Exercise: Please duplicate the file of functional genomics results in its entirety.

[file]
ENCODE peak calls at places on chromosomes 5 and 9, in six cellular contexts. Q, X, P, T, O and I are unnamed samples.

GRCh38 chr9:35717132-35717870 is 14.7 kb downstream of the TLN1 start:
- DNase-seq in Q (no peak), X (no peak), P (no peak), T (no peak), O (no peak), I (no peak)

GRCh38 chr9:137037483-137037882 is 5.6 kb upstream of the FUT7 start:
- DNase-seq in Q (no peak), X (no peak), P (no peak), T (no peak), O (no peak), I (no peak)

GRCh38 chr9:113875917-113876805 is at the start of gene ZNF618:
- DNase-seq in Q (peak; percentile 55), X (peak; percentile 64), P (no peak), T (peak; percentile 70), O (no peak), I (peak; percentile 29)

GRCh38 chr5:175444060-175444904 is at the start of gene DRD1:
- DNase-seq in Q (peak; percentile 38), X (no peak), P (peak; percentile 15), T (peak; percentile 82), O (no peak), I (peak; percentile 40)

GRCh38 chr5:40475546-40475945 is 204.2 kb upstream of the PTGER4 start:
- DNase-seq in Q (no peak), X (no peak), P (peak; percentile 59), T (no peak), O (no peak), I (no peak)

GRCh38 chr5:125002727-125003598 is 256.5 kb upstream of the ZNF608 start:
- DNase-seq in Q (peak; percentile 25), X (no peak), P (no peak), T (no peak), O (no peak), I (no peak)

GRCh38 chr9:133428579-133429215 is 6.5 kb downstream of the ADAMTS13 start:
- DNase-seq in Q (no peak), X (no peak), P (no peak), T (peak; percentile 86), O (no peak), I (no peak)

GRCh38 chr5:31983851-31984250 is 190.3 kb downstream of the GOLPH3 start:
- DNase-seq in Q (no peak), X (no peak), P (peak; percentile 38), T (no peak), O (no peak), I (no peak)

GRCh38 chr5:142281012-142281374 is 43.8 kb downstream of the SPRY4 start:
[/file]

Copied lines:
ENCODE peak calls at places on chromosomes 5 and 9, in six cellular contexts. Q, X, P, T, O and I are unnamed samples.

GRCh38 chr9:35717132-35717870 is 14.7 kb downstream of the TLN1 start:
- DNase-seq in Q (no peak), X (no peak), P (no peak), T (no peak), O (no peak), I (no peak)

GRCh38 chr9:137037483-137037882 is 5.6 kb upstream of the FUT7 start:
- DNase-seq in Q (no peak), X (no peak), P (no peak), T (no peak), O (no peak), I (no peak)

GRCh38 chr9:113875917-113876805 is at the start of gene ZNF618:
- DNase-seq in Q (peak; percentile 55), X (peak; percentile 64), P (no peak), T (peak; percentile 70), O (no peak), I (peak; percentile 29)

GRCh38 chr5:175444060-175444904 is at the start of gene DRD1:
- DNase-seq in Q (peak; percentile 38), X (no peak), P (peak; percentile 15), T (peak; percentile 82), O (no peak), I (peak; percentile 40)

GRCh38 chr5:40475546-40475945 is 204.2 kb upstream of the PTGER4 start:
- DNase-seq in Q (no peak), X (no peak), P (peak; percentile 59), T (no peak), O (no peak), I (no peak)

GRCh38 chr5:125002727-125003598 is 256.5 kb upstream of the ZNF608 start:
- DNase-seq in Q (peak; percentile 25), X (no peak), P (no peak), T (no peak), O (no peak), I (no peak)

GRCh38 chr9:133428579-133429215 is 6.5 kb downstream of the ADAMTS13 start:
- DNase-seq in Q (no peak), X (no peak), P (no peak), T (peak; percentile 86), O (no peak), I (no peak)

GRCh38 chr5:31983851-31984250 is 190.3 kb downstream of the GOLPH3 start:
- DNase-seq in Q (no peak), X (no peak), P (peak; percentile 38), T (no peak), O (no peak), I (no peak)

GRCh38 chr5:142281012-142281374 is 43.8 kb downstream of the SPRY4 start: